Ana caught the eye of her cousin, Pavane, who with her mother was eating off a stub-legged table in the corner, separate from the one laid out before the men. With lips drawn back, Pavane nibbled at a steaming chunk of meat on the end of a wooden skewer. Her neat white teeth were decoratively capped with gold, and the ring piercing one nostril was gold too. As she bit and chewed, her eyes in their caves of dark make-up didn't leave Ana. From the narrowing of those cold eyes alone it was clear where Pavane's loyalties lay. In the sound of her chewing Ana could almost hear her thoughts: 'Ana is a traitor... a traitor!'
The Prince's agent clapped his hands once in a business-like way as if used to having others always pay attention to him. 'Well I might have agreed the sale, but I haven't personally seen the property...'
A worried frown appeared on Valket's long fleshy face. 'But your own emissary said--'
'Oh don't worry, I'm expressing a purely casual interest. The specimen has already been found authentic. Pure curiosity on my part, I'm afraid.' He beamed at Ana.
Valket led the way to Metheusus' chamber. The moustached agent and his attendants followed, and Ana took up the rear. At the entrance to the chamber Ana saw the agent stop and turn away, his hand up to his mouth and nose, face compressed in disgust. One of his attendants passed him a kerchief, no doubt highly perfumed. Clutching it to his mouth he followed Valket into the chamber. Furious at the way they were treating the boy, and at herself for not doing anything about it, Ana marched behind.
Inside the chamber the agent stood before the boy's huge, wheeled terrarium, staring. Ana stared too, conscious that this was one of the last times she would see it, and its strange inhabitant. Made of wood-framed glass panels, the terrarium looked like a vast, stained version of the little fish tanks that the leaders of the Ynoi people people kept up in the mountains.
The agent regarded the glass walls blankly then passed along the side of the terrarium, trying to see through the encrusted glass. He disappeared around the back. He was coming around the other side, a frown wrinkling his features, when Ana saw him look up and catch sight of the boy. His eyes flared in surprise and he stepped back.
Ana smiled to herself, savouring his fear.
The agent gestured nervously at the dark fibrous mass which entirely filled the bottom half of the terrarium. 'But is all this...?'
Valket nodded, wringing his fleshy hands together.
The agent peered closer at the mass, then up at Metheusus lying on top. Still holding the kerchief to his nose, the agent seemed to be searching for something, as if he suspected a trick of some kind, but Ana knew there was no trick to discover. She remembered how she had doubted her own senses when she had first seen the boy. She had been nine years old; her father was still alive and had judged her of an age to meet the source of their income.
She remembered how she had tried to hold her breath against the stench from the huge terrarium. She had stared wide-eyed and afraid through the glass and had, like the agent, seen at first only a mass of what appeared to be horsehair, caked with green towards the bottom--an algae which also obscured the glass panes in places. Then she had picked out thin, almost-bony filaments twisting through the 'horsehair': flat, convoluted ribbons of something unidentifiable. Higher up there were air pockets in the hair where these filaments broke free of their matrix, but still she could not see them for what they really were. Her father had drawn her attention to the boy himself. As now, he was up on the top of the hairy mass, half way to the roof of his terrarium and just below the opening of the chimney--which had the function of allowing fresh air to enter from the open sky. Submerged in the horsehair from the waist down, the boy had seemed a pathetic human form, a naked and sickly male in his mid-teens with a soft, hairless face and pale, translucent skin. His legs were not visible, but his slender arms were weak and twisted. The horror of the realisation which then followed had lived with Ana for weeks afterwards: she had suddenly noticed that the hair which was his bed attached itself to his head. It was his hair. The flat bony filaments which spiralled around him finally joined onto the ends of his fingers...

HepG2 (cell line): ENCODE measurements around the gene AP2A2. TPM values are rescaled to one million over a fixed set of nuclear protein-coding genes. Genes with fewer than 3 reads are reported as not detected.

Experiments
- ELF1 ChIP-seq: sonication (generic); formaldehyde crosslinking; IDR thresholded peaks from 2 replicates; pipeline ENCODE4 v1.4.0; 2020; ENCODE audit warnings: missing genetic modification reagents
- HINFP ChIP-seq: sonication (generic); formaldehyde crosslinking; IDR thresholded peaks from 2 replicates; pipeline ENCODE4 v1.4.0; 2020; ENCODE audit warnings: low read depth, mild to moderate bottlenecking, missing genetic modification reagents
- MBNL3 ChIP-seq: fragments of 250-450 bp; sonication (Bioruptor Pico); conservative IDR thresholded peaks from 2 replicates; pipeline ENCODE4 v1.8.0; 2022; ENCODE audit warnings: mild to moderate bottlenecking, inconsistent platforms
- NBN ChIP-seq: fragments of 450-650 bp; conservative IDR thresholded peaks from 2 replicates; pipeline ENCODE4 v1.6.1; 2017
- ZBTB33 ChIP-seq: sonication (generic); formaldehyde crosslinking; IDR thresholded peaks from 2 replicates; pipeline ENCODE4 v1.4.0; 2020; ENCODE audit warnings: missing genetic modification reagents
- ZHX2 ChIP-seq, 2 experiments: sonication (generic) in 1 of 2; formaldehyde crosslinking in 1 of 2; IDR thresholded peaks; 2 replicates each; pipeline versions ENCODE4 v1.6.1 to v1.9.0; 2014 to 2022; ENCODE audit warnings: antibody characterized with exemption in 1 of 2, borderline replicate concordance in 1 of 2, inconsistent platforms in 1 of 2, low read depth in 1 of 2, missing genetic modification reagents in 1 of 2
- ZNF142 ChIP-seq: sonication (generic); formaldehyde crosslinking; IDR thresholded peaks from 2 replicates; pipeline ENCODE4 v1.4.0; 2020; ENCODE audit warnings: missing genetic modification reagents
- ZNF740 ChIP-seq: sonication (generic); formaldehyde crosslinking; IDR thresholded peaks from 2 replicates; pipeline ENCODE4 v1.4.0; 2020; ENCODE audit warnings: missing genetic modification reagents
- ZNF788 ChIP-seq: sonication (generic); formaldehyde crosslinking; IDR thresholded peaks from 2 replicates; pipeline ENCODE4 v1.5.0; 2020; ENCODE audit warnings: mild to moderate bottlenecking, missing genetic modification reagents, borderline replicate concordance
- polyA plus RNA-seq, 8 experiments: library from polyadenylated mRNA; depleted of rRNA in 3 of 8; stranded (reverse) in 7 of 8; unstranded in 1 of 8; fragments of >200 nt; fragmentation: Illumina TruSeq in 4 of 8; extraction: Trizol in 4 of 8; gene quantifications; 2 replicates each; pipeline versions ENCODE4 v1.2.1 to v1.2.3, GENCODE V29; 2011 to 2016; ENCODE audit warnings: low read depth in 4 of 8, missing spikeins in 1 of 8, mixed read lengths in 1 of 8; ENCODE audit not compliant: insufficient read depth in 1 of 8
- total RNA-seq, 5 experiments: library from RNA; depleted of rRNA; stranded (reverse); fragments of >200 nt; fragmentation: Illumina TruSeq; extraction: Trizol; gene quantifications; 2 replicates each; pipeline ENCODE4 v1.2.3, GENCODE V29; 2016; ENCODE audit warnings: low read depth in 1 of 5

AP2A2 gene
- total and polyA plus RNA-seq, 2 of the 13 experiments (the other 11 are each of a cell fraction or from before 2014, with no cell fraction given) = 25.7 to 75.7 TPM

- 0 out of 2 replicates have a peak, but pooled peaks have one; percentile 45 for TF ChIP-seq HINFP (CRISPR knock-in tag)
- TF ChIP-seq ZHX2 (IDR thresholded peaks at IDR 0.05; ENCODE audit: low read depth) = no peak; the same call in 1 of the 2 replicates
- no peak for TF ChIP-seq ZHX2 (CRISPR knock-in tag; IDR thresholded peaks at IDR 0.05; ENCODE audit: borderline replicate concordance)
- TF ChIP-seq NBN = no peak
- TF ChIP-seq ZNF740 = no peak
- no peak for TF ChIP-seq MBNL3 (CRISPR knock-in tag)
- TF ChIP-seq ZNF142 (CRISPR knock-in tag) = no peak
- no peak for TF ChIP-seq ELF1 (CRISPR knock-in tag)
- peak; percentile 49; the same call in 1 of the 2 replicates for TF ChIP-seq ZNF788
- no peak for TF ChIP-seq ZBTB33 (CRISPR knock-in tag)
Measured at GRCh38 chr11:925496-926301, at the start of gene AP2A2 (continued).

Valket uncoiled the leather speak-tube from the side of the cage. 'You can talk to him, Excellency.'
The agent looked even more confused. 'He will understand?'
'He'll talk to you.'
'He speaks? I thought he might be interpreted by a system of signs or such devices, but you say he speaks?'
Taking hold of the speak-tube uncertainly, the man bent forward until his moustache brushed the end. 'CAN. YOU. HEAR. ME?'
Like a lizard's, the boy's eyes flicked open. 'Only too well,' came his high-pitched, hollow voice from inside. He looked at the agent's attendants, at Valket, at Ana, then his eyes slid back to the agent. 'Who are you?'
Valket stepped close to the dignitary and with a respectful nod took the speak-tube from him. 'Just a visitor to see you,' he told the boy.
'He's no ordinary customer.'
'Shouldn't we tell him?' Ana whispered to Valket.
Valket gave a shake of his head.
Uncertain what to do, Ana said nothing.
During the brief exchange between Valket and the boy, the agent's eyes had opened wide. 'Remarkable,' he muttered.
He took the speak-tube from Valket. Although it prevented the access of infected air from outside the terrarium which might bring illness to the boy, Ana knew that the speak-tube was efficient as a sound carrier. This time, having observed Valket's use of it, the agent spoke more softly. 'And how old are you?'